Braised in a beautiful balsamic sauce, these slow-cooked beef cheeks are so meltingly tender you could devour them with a spoon! Eight hours of cooking ensures that the braising liquid turns into a luscious, gravy-like sauce. I encourage you to enjoy it spooned over creamy potato mash or fluffy cooked grains such as quinoa or bulgur wheat.
4 tbsp olive oil
4 beef cheeks (about 1.2kg total)
4 tbsp flour or cornflour
1 onion, diced
6 cloves garlic, roughly chopped
4 carrots, sliced into rounds
2 bay leaves
handful of fresh thyme sprigs,finely chopped
2 cups beef stock
¼ cup balsamic vinegar
Method (Serves 6–8)
Heat 2 tablespoons of your olive oil in a large frying pan over high heat. If your slow cooker has a sauté setting, you can use this. Dust the beef cheeks in the flour, then sear on each side for about 2 minutes or until nicely browned. Transfer the meat to your slow cooker.
Heat the remaining olive oil in the frying pan, then add the onion and garlic. Cook, while stirring, for a few minutes until the onion starts to become translucent.
Pile the onion and garlic into the slow cooker along with the remaining ingredients, and cook on high for 8 hours.*
You’ll know it’s ready when the meat simply falls apart.
Serve piled on top of vegetable mash or cooked grains.
* You can also cook this in a Dutch oven for 3 hours in an oven preheated to 160°C, or on the stovetop over low heat for 2½ hours.
This sticky date pudding is one of my favourite things to make during the colder months. What makes this dessert really special is the hint of ginger and cardamom in the coconut butterscotch sauce. I bet you can’t wait to grab your spoon and dig in! Just remember to get your dates on to soak a bit beforehand. If you don’t need this to be vegan, you can use regular milk, cream and butter.
We know it can be tricky to find the perfect recipe to make mum for Mother’s Day so we’ve put together this list of fantastic recipe ideas from some of our favourite cookbooks. Whether you’re looking for a cosy soup or a sweet treat, or something in between, we’ve got you covered!
I created my first version of this tart when I was living in France with Douglas for a couple of months, relishing the crispy pastry, creamy cheese, juicy flavourful tomatoes, fresh herbs and spicy cracked pepper. Back then I used a lovely soft salty white French cheese riddled with herbs and garlic. Naturally, I’ve created a new version of this, and it’s still amazingly good.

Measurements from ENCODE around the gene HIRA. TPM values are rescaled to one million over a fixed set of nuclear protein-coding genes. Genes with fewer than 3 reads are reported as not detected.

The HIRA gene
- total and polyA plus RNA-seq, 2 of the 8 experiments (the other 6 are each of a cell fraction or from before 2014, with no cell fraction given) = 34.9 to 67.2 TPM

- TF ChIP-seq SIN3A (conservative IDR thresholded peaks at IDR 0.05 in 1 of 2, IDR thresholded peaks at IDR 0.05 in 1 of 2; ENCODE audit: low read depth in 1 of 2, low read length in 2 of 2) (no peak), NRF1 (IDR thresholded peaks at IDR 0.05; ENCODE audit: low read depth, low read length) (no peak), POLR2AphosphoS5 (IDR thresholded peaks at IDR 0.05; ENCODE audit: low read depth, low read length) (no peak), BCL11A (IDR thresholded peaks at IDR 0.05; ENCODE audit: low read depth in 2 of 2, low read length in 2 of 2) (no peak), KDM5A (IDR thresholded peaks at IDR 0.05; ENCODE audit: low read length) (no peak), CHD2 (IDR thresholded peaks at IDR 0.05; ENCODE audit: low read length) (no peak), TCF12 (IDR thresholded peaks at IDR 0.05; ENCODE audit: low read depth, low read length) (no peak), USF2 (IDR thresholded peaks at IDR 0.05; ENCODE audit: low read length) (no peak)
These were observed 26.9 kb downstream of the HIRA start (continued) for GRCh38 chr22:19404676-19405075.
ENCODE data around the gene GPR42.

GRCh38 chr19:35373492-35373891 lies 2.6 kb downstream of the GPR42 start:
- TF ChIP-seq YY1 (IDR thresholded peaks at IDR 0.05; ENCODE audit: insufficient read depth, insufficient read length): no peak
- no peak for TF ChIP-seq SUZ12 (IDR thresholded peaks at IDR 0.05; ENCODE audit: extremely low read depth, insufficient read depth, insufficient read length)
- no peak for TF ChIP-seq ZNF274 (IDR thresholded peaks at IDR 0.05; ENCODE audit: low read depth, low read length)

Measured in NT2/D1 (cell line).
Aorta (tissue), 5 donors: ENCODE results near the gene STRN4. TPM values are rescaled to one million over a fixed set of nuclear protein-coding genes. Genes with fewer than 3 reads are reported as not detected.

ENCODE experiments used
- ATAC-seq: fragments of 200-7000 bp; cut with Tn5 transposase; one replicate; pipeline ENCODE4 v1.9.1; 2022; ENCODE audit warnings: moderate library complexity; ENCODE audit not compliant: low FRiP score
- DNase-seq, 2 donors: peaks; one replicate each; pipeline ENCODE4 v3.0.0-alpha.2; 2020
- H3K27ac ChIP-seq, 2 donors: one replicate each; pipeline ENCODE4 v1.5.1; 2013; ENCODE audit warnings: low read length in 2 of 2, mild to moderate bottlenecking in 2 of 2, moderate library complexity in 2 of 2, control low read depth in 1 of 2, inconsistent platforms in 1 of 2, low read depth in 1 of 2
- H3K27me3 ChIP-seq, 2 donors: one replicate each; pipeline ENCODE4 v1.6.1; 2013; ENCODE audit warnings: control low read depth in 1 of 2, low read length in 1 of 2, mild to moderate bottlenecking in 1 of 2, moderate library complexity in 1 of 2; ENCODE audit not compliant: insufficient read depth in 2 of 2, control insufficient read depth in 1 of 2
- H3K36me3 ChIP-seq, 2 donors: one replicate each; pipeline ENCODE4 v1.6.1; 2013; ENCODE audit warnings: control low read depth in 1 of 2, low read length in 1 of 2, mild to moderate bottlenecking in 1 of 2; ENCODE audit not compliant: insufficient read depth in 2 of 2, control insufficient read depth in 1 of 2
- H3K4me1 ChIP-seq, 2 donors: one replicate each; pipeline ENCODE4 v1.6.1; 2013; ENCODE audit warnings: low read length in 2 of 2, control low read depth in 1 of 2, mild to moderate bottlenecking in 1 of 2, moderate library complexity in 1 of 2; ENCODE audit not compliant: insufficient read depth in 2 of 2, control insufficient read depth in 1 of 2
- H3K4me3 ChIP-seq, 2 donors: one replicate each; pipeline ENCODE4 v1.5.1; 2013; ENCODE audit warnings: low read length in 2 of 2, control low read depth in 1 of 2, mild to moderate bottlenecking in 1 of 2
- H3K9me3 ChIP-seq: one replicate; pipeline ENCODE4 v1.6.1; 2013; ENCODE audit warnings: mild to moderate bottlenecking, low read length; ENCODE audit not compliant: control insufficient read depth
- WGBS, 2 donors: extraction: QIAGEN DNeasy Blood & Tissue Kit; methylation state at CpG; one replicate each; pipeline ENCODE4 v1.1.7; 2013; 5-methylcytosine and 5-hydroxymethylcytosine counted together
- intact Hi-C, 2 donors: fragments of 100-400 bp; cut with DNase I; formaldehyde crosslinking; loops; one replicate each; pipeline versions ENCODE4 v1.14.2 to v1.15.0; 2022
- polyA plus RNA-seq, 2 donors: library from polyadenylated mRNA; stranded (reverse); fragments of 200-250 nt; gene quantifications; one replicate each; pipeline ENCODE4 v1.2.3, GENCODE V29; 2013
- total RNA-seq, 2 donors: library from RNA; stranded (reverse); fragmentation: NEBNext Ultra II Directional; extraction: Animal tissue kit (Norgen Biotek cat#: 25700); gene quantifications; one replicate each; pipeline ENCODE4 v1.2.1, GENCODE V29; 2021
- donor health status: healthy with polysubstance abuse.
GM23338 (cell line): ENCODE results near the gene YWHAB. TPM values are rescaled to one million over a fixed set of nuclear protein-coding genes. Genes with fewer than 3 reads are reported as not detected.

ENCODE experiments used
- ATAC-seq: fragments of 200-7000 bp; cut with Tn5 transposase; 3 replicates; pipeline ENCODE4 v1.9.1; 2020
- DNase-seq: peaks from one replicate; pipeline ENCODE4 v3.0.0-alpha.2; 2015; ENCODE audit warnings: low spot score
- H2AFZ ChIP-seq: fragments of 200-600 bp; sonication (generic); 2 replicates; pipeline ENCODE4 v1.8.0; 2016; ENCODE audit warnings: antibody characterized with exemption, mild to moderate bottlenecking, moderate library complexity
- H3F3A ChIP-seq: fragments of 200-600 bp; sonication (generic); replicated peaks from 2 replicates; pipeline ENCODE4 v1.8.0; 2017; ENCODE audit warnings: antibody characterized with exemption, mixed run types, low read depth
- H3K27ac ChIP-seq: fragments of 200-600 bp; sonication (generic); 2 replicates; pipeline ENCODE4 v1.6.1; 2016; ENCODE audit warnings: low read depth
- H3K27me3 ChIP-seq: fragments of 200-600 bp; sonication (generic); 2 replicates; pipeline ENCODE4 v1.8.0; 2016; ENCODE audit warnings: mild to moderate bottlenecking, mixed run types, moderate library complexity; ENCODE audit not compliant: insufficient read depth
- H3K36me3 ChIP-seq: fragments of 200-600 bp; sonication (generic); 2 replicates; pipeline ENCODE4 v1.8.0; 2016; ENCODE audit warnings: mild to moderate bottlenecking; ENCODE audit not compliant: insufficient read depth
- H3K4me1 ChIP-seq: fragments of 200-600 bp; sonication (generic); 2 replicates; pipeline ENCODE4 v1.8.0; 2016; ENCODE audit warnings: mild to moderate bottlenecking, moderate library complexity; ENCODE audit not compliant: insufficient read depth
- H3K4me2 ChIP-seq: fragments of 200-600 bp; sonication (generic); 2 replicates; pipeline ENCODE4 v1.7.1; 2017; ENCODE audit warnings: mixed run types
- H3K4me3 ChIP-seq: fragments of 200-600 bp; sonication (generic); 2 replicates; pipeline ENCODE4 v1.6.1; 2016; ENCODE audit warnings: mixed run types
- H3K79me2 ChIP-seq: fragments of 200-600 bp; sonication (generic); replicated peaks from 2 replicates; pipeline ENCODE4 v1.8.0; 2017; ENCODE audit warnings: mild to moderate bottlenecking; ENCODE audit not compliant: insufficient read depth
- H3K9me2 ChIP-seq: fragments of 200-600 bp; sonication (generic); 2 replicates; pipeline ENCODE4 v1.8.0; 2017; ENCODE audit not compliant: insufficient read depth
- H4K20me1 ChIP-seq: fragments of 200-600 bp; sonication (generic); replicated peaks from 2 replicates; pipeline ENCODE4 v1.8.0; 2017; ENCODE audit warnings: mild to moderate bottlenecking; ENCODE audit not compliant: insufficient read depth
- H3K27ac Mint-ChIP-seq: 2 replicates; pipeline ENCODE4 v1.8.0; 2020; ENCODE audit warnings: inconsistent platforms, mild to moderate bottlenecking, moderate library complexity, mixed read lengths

This recipe has been a fan favourite for over a decade. Cut it into slices for the kids or into tiny squares as a treat with your cuppa. It also freezes well, so you can stash a few squares away for when no one is looking.
This hearty soup is a proper hug in a mug. The ricotta and Parmesan topping really fulfills the 'lasagne' promise, but if you don’t want to bother you can just top it with grated cheese and it’ll still be a winner. The super-cheesy garlicky toasties are a good addition to any tomatoey soup — or just eat them on their own!
I have been making a banana bread with chocolate and tahini on repeat for a while now, and every time I’ve eaten it over the last year or so, I couldn’t help thinking that the particular combination of intense chocolatiness, sweet, texture-softening banana and the rich earthiness of tahini would make the perfect warm pudding.
This is not exactly the same as perhaps the most precious recipe in my repertoire, My Mother’s Praised Chicken, which found a home in my eighth book, Kitchen, but it owes a lot to it. A family favourite, it’s a simple one-pot dish which brings comfort and joy, and it is my pleasure to share that with you.
Sausage rolls will always be über-cool, no matter what anyone says. They're always the first to be nabbed at morning tea, classily dressed-up with a generous splurt of store-bought tomato sauce... crispy, juicy little taste bombs.
With fragrant spices, tomatoes, cashew butter and yoghurt.
With red pesto-layered filo, Cheddar and cottage cheese.
With cajun spice, mango, sweet cherry tomatoes and lime.
One of the rather pathetic realities of the fact that so many of the restaurants in France are disappointing these days is the almost tearful joy in finding one that’s everything you would have hoped for, often from your childhood or teenage memories. Such a place is Le Bistro du Paradou near Arles.